- Ask Stacy: The Millennials Are Ruining This Country. What Can We Do?
- 4 Months of Emails Are MIA — What Should We Do?
- Are In-Flight Mobile Phone Calls a Recipe for Disaster and Passenger Fights?
- There’s No Such Thing As Comfort Food
- 1 in 4 Jobs in the US Are Low-Paying
- Is Dental Insurance Worth the Cost?
- Could Europe’s Ongoing Economic Troubles Affect Your Retirement?
- A Typo Can Get Your Resume Tossed in the Trash
Forget 3-D. How about a screen nearly 100 feet wide?
Theater chains are bringing in screens 20 percent to 40 percent larger than they’ve traditionally used, the Los Angeles Times says.
They go by an alphabet soup of names — BigD, XD, RPX, ETX, and you’ve probably heard of IMAX.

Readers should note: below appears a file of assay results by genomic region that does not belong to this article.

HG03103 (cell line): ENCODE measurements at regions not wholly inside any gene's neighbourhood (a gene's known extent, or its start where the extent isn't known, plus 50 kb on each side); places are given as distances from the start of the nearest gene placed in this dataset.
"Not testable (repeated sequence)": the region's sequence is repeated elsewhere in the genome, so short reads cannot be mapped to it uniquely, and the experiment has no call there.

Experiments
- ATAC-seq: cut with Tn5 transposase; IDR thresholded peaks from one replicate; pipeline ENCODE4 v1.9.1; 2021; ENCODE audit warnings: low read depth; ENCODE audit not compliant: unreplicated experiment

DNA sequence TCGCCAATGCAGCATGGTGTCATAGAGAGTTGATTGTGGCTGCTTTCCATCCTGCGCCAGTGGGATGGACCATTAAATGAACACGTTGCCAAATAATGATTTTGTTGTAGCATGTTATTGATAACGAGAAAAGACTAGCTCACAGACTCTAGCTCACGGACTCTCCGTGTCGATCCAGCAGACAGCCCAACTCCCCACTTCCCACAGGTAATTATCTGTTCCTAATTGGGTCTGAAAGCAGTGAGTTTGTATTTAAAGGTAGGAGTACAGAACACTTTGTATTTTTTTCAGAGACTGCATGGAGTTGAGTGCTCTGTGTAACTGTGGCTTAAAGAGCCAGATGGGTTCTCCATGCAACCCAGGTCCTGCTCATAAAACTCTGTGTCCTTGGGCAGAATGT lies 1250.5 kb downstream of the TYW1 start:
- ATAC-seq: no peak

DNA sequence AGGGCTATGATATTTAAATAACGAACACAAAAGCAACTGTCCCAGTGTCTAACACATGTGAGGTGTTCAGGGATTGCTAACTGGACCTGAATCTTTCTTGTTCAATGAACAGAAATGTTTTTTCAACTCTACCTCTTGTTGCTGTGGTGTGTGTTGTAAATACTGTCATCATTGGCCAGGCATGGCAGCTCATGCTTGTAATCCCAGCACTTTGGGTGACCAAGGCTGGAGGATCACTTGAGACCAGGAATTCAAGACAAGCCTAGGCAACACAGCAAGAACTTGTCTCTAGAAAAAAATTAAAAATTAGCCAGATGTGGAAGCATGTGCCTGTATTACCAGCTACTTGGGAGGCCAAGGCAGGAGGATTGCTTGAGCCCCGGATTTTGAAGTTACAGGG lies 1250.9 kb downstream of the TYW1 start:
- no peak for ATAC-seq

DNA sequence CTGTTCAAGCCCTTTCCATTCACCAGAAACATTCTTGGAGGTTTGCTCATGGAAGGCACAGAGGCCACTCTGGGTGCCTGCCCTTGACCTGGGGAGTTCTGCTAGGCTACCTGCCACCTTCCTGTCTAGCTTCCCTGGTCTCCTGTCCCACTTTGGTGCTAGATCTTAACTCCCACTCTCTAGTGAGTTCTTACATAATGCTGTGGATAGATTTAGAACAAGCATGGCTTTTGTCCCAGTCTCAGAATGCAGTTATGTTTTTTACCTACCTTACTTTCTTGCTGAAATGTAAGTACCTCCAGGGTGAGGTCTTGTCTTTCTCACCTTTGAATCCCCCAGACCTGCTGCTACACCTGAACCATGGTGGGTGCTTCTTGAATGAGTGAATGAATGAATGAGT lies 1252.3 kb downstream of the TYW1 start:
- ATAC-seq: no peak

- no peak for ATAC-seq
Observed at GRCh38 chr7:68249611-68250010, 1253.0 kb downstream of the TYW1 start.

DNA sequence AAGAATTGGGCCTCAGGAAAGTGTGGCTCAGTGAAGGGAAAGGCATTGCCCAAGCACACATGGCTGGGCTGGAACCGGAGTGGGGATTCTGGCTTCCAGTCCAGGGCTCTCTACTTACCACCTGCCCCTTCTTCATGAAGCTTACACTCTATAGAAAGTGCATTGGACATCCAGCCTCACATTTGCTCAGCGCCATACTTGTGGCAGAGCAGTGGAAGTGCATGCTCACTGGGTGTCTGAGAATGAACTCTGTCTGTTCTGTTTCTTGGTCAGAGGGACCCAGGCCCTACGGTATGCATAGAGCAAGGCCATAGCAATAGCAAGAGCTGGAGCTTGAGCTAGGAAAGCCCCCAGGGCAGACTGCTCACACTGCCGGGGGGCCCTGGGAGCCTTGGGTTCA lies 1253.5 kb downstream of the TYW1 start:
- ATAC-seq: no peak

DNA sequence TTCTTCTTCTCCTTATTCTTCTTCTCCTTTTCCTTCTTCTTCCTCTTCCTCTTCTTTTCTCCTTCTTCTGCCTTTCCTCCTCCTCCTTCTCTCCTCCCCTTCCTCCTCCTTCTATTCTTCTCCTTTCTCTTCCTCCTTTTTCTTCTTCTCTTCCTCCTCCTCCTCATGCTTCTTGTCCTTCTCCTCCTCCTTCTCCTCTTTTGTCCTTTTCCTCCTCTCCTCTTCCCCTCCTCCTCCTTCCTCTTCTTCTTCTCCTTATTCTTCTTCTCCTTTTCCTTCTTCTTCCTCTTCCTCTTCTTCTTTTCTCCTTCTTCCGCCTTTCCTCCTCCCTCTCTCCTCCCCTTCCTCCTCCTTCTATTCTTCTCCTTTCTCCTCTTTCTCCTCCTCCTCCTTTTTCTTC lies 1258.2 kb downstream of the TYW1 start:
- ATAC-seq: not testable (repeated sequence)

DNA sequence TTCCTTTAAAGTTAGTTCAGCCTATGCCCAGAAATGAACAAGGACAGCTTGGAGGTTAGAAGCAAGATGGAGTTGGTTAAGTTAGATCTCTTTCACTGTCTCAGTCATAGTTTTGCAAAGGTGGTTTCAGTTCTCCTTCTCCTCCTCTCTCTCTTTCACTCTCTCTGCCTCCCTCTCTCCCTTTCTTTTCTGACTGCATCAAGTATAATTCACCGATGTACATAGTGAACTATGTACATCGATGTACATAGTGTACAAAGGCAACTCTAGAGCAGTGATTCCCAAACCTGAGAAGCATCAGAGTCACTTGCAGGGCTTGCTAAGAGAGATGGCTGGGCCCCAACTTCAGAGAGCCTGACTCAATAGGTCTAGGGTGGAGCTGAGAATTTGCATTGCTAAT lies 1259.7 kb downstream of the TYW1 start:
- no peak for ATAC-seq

The X stands for experience or extreme, depending on the venue, but you might think of it as extra instead. Seats for these mega-screens tend to cost $2 to $5 more per ticket, the Times says.
Some of them are already here. Carmike has a 93-footer in Myrtle Beach, S.C., and more than a dozen 78-foot-wide BigD screens nationwide. Regal, the largest chain, has 43 RPX screens in the country. Cinemark has 120 wall-to-wall XD screens globally.
These bigger screens are meant to entice customers with an experience they can’t get at home, chain representatives told the Times. (What, those motion-simulating chairs weren’t doing it?) It seems to be working; Cinemark said 5 percent of its first quarter sales came from the XD screens, even though they account for less than 2 percent of its screens.
Will bigger screens reel you in at their higher ticket price? Or does it not make a difference? Let us know on Facebook, especially if you’ve already tried one.